Stratovarius performs at the Opera House in Toronto last week. Antonio Moreira/The Medium
Stratovarius performs at the Opera House in Toronto last week. Antonio Moreira/The Medium

Stratovarius is a group some may consider a household name within the metal industry, but to the rest, theyre just another European power metal band. Stratovarius made their debut in 1989 and have since reinvented the progressive and power metal genres. Today, they focus more on melodies and tempos rather than the more technical style of metal music they first began playing.
Hailing from Finland, Stratovarius have made an enormous impact on the metal industry as a whole, being one of the oldest progressive metal bands alongside Dream Theater and Queensryche. After their self-titled album was released in 2005, they found themselves in financial crisis. Their label had suddenly run out of funding and their lead guitarist and principal songwriter left the group. Since then Stratovarius has been fighting court battles in order to gain funding and to retain rights to their catalog.
Four years later, Stratovarius reinvented themselves with their current album Polaris. The band released the album thinking the fans may have been turned off by their 2005 release, which was more mainstream than what they were used to hearing.
Stratovarius was overwhelmed when Polaris was well-received by both fans and critics. The album was both produced and financed by the band themselves.
Though their previous (bankrupt) label released statements detailing the strife between bandmates, the band, according to Stratovarius keyboardist and pianist Jens Johansson, was very happy and productive — their morale and aspirations were stronger than ever.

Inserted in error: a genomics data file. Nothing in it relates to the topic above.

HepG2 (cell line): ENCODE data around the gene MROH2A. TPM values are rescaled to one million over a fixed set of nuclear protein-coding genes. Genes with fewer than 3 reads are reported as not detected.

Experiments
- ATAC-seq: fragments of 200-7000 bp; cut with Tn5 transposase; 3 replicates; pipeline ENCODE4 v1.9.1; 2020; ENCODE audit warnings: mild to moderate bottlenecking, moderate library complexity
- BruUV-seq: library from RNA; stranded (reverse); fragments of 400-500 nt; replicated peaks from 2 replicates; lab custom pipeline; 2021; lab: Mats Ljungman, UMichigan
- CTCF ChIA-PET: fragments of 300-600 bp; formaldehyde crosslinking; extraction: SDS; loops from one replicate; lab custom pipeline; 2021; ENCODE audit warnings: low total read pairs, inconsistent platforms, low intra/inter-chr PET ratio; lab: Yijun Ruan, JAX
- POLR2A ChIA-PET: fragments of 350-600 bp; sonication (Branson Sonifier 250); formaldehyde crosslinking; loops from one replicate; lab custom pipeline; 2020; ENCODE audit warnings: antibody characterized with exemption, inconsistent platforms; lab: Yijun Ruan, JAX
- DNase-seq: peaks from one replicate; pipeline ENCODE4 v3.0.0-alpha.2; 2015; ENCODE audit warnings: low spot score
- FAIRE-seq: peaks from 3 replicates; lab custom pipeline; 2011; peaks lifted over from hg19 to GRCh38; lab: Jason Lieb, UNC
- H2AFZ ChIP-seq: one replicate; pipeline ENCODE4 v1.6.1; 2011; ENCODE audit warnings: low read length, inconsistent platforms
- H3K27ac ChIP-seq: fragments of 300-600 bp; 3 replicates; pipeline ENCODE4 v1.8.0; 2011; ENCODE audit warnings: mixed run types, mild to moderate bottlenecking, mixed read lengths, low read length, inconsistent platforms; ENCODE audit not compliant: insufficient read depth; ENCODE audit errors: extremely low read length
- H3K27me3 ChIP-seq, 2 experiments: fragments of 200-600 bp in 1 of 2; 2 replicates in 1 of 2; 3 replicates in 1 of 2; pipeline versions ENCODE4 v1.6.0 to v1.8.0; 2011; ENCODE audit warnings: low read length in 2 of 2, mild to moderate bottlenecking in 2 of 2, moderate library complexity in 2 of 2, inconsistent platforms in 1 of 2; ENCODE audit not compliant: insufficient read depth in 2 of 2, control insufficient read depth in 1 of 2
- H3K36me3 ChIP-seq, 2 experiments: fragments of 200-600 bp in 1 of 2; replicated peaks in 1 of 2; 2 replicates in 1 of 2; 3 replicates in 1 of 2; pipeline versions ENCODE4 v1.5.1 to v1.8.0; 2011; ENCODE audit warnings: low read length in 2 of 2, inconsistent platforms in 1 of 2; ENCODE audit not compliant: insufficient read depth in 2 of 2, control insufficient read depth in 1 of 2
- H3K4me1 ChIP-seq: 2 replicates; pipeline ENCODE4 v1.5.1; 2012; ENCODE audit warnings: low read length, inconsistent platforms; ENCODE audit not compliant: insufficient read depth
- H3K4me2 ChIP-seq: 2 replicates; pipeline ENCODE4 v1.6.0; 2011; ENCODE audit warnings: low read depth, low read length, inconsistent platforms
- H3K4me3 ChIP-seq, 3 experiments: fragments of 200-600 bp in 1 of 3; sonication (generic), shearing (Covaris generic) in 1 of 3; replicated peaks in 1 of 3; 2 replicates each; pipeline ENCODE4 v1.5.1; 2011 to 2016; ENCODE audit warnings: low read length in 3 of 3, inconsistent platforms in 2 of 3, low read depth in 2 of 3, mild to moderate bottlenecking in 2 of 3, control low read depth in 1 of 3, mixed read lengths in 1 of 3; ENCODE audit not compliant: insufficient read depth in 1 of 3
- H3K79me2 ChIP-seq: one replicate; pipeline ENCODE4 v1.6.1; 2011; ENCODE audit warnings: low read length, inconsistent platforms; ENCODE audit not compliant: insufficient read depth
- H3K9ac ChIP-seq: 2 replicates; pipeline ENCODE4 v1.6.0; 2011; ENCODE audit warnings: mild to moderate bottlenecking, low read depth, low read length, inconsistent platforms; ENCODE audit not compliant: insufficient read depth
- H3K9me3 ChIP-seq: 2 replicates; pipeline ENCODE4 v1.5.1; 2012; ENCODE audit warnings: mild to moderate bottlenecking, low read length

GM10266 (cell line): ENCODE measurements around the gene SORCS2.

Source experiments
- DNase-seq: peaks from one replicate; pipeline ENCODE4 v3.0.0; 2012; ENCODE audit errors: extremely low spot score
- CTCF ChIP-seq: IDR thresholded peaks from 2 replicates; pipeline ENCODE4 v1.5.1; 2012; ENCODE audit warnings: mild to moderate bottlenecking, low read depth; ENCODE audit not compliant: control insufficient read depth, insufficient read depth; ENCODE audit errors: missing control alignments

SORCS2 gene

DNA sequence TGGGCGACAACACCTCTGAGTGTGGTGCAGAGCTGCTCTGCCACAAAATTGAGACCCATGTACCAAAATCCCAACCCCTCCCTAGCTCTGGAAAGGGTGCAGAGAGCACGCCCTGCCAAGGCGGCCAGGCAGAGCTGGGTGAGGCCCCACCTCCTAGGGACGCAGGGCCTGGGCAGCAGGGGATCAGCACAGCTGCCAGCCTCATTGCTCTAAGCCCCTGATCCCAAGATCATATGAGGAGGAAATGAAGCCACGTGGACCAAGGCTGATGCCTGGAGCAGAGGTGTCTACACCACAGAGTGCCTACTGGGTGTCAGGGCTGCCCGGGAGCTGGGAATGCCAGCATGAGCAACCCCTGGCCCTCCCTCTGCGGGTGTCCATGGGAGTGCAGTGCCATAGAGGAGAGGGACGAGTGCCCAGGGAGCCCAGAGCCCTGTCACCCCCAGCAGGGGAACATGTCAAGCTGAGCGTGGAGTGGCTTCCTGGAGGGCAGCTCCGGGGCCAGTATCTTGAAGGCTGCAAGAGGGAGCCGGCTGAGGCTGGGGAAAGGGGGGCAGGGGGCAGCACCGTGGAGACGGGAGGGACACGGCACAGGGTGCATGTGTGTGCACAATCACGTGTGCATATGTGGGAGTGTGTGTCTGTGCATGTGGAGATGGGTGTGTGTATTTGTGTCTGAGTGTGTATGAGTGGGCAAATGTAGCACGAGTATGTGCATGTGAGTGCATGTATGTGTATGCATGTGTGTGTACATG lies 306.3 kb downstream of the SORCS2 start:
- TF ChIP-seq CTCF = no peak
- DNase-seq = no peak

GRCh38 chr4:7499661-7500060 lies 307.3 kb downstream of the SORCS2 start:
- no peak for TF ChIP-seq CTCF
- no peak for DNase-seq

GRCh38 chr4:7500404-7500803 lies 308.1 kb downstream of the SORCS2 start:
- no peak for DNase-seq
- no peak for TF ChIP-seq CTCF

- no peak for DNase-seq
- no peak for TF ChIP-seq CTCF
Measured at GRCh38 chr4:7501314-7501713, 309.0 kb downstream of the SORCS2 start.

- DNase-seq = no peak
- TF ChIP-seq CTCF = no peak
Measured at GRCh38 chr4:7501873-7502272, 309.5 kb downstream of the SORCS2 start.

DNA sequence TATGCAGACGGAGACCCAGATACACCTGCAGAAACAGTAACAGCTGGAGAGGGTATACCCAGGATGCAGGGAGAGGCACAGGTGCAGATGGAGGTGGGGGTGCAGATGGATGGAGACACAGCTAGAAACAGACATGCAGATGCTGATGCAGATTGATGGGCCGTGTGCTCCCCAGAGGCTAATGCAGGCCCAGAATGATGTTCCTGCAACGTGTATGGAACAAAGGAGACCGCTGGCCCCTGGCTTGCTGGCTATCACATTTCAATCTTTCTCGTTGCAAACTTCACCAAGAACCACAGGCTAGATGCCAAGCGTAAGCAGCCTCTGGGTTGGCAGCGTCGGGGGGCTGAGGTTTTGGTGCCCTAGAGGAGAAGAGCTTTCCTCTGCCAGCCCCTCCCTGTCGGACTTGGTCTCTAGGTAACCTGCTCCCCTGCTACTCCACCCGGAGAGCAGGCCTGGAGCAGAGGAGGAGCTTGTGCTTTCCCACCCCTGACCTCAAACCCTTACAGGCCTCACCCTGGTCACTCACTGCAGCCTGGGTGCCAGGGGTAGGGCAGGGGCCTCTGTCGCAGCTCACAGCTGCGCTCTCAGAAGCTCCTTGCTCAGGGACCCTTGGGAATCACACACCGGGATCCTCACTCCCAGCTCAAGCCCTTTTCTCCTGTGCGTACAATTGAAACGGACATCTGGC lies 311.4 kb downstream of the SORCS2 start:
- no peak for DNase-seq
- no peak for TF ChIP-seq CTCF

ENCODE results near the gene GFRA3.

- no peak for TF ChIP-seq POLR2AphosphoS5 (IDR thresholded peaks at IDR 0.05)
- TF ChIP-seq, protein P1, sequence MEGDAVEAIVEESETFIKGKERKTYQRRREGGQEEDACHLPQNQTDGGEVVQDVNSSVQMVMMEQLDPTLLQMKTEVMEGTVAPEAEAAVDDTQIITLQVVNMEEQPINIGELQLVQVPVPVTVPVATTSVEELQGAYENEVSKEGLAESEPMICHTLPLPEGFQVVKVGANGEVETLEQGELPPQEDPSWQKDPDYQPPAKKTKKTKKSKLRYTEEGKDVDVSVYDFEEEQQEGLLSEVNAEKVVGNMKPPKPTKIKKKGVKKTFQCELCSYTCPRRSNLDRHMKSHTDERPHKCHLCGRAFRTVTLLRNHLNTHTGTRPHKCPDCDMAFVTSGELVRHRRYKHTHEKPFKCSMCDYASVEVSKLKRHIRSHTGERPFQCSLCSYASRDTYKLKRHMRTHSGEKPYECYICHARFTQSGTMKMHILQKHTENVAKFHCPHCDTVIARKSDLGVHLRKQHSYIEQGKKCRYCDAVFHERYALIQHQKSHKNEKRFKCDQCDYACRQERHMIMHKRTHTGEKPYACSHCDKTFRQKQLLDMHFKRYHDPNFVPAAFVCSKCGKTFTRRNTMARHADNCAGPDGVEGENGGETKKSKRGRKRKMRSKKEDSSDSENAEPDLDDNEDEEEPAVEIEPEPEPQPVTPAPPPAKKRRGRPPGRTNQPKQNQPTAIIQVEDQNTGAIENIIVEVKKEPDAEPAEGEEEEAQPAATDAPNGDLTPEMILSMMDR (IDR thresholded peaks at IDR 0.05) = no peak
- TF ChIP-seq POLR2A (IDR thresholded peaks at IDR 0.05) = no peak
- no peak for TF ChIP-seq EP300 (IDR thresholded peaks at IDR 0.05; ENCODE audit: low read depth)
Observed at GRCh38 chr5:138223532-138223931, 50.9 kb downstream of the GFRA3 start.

Looking at their new album, Strotovarius is best described as a melodic power metal band who put emphasis on melody with a symphonic context. Johansson describes their sound simply as heavy music with a melody, which has been their motto since their start in 1984. But their sound has veered at times in other directions ranging from progressive, melodic and power metal.
While the band believes they havent remained current with the progressive metal industry, they feel they have kept their sound organic and consistent with when they started. They didnt want to turn too far away from their original design. For example, Johansson uses a DX-7, a very inexpensive keyboard. Stratovarius tends to use the same equipment from the 90s and the members dont feel the need to keep up to date with new technology.
At their concert last week at the Opera House, Stratovarius played older hits such as Eagleheart, Black Diamond, Hunting High and Low and A Million Lightyears Away, along with some of their newer material. They did not, however, play any songs from their 2005 release.
Heading into the venue, the crowd was clad with both old and new Stratovarius t-shirts. The three opening bands were received very well, but it was clear that the crowd was restless in anticipation for Stratovarius.
Soon enough, the lights were cut and Stratovarius took off. The entire night was filled with the quick-paced melodies and blasting bass beats — the bands trademark — which hurled towards the fans like an angry Viking storm.
Altogether, it was a night of symphony, warm melodies, extreme power and a memorable performance by Stratovarius.

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